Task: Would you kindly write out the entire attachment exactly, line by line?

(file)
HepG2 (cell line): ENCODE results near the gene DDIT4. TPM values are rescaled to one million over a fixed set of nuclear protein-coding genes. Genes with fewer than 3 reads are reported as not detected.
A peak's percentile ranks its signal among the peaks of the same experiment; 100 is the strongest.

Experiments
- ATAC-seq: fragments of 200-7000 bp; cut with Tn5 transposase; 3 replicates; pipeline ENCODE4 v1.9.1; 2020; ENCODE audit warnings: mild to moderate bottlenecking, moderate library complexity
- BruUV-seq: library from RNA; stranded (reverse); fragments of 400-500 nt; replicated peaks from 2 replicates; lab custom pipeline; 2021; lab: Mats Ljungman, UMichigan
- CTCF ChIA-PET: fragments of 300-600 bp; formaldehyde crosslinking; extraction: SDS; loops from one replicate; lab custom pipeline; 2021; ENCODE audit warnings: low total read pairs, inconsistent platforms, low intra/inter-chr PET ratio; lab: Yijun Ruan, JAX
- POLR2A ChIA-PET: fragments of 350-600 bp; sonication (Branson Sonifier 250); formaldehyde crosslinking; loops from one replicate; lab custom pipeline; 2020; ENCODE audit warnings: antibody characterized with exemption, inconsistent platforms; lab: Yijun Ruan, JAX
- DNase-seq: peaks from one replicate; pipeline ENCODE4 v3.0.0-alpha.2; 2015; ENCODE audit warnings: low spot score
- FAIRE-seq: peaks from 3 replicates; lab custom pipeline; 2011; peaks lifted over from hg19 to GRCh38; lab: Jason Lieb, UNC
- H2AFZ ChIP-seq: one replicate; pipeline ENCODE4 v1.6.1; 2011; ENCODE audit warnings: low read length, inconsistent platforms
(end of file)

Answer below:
HepG2 (cell line): ENCODE results near the gene DDIT4. TPM values are rescaled to one million over a fixed set of nuclear protein-coding genes. Genes with fewer than 3 reads are reported as not detected.
A peak's percentile ranks its signal among the peaks of the same experiment; 100 is the strongest.

Experiments
- ATAC-seq: fragments of 200-7000 bp; cut with Tn5 transposase; 3 replicates; pipeline ENCODE4 v1.9.1; 2020; ENCODE audit warnings: mild to moderate bottlenecking, moderate library complexity
- BruUV-seq: library from RNA; stranded (reverse); fragments of 400-500 nt; replicated peaks from 2 replicates; lab custom pipeline; 2021; lab: Mats Ljungman, UMichigan
- CTCF ChIA-PET: fragments of 300-600 bp; formaldehyde crosslinking; extraction: SDS; loops from one replicate; lab custom pipeline; 2021; ENCODE audit warnings: low total read pairs, inconsistent platforms, low intra/inter-chr PET ratio; lab: Yijun Ruan, JAX
- POLR2A ChIA-PET: fragments of 350-600 bp; sonication (Branson Sonifier 250); formaldehyde crosslinking; loops from one replicate; lab custom pipeline; 2020; ENCODE audit warnings: antibody characterized with exemption, inconsistent platforms; lab: Yijun Ruan, JAX
- DNase-seq: peaks from one replicate; pipeline ENCODE4 v3.0.0-alpha.2; 2015; ENCODE audit warnings: low spot score
- FAIRE-seq: peaks from 3 replicates; lab custom pipeline; 2011; peaks lifted over from hg19 to GRCh38; lab: Jason Lieb, UNC
- H2AFZ ChIP-seq: one replicate; pipeline ENCODE4 v1.6.1; 2011; ENCODE audit warnings: low read length, inconsistent platforms